Our tour started in Athens, where we visited the sights of the acclaimed Acropolis with the majestic Parthenon and Erechtheum temples and enjoyed a lecture by Elani which told the story of this location’s turbulent history through Greek, Persian and Mycenaean influences.  We then proceeded to the famous Greek Agora site where we were introduced to the extravagant complex that was once a thriving Greek marketplace where trade, entertainment and politics were daily cultural activities.

Chapel on Santorini

A picturesque chapel on Santorini

We were also treated to some excellent traditionally local meals throughout the small back streets of Athens while enjoying some time to shop and see more elusive sites along the way.  This was a chance to feel the very tangible energy that Athens has.  It was amazing.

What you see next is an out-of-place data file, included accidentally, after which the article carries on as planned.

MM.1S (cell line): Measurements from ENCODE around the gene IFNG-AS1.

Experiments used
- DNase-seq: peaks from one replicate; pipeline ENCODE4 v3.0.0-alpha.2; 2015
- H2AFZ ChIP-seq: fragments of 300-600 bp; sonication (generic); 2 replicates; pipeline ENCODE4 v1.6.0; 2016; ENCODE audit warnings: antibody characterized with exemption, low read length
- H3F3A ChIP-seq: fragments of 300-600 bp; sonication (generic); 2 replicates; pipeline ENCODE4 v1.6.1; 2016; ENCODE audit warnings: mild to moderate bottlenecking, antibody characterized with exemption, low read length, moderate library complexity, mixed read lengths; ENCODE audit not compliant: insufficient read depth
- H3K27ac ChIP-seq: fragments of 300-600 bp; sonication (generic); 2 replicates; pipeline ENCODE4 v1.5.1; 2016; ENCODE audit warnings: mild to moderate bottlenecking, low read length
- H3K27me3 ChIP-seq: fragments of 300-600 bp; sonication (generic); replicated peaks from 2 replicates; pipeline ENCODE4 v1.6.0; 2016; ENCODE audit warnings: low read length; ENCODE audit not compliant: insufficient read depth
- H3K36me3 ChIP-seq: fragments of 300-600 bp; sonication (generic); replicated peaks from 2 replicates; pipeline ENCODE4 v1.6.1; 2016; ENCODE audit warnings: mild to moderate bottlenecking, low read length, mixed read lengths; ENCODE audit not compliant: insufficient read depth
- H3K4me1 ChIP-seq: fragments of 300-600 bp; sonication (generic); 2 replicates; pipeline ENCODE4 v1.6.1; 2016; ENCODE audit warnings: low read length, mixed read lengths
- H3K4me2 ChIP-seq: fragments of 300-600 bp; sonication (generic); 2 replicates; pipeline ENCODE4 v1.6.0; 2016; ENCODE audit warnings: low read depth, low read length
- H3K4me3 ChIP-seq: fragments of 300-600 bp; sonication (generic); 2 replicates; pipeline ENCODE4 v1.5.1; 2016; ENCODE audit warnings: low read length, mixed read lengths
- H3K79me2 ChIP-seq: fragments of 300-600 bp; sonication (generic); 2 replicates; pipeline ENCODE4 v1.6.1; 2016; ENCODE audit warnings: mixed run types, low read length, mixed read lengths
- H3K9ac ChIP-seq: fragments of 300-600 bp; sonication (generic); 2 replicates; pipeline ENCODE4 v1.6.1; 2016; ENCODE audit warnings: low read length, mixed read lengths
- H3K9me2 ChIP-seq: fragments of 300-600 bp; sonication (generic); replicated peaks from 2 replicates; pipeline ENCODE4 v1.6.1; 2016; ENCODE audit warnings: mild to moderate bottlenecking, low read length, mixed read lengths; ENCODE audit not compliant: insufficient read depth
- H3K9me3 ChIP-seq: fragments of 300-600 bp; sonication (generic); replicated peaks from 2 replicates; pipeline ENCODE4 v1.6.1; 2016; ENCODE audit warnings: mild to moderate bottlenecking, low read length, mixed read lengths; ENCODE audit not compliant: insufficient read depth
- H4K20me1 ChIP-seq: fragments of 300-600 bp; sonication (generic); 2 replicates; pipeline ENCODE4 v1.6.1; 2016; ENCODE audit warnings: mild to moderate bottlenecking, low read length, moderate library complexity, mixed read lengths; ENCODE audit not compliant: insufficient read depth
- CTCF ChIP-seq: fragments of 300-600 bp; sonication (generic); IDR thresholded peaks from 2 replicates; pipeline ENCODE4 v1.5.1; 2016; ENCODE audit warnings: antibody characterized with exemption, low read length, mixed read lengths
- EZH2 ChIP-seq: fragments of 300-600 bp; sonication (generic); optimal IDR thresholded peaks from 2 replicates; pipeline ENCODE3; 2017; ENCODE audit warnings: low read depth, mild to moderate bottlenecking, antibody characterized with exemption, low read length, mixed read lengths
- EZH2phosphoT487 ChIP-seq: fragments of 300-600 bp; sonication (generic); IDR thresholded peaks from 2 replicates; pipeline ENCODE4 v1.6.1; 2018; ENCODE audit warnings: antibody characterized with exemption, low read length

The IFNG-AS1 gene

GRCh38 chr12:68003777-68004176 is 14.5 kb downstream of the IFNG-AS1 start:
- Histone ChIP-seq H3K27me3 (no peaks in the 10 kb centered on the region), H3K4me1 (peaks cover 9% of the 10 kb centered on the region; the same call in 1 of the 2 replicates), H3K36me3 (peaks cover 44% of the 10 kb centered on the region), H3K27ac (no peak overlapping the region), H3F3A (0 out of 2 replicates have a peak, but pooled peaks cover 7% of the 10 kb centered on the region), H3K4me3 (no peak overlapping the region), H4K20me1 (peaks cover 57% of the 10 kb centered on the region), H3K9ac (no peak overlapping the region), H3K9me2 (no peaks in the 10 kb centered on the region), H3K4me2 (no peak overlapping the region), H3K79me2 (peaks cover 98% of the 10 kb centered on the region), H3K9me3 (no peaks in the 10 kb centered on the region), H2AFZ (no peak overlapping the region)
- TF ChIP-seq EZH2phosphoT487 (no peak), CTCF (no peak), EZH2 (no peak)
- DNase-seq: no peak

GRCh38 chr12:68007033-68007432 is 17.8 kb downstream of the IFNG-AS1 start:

On the third day, we drove to the port of Piraeus where we boarded our ship, the S.V. Panorama and set sail for the much-anticipated Cycladic Islands. 

Delos, the birthplace of Apollo, was an amazing landscape of ruins from 2000 -1500 B.C.  Mykonos was an island of quaint villages and amazing vistas of the Aegean Sea with tiny streets filled with friendly locals and enticing shops.  Naxos, the largest of the Cylcades islands, was covered in breath-taking views of mountainous landscapes and we had a unique opportunity to visit one of Elani’s friends who has refurbished a beautiful historical home on the hillside looking down over the island’s harbor.  Santorini is simply amazing.  An ancient volcanic caldera forms a partial ring of islands on which three beautiful towns line the cliff-tops and offer a photographers dream for finding that dramatic shot.  We rode the mules up the caldera’s rim and enjoyed a day of sites and shopping while basking in the warm Greek sunlight.

Our ship - the S.V. Panorama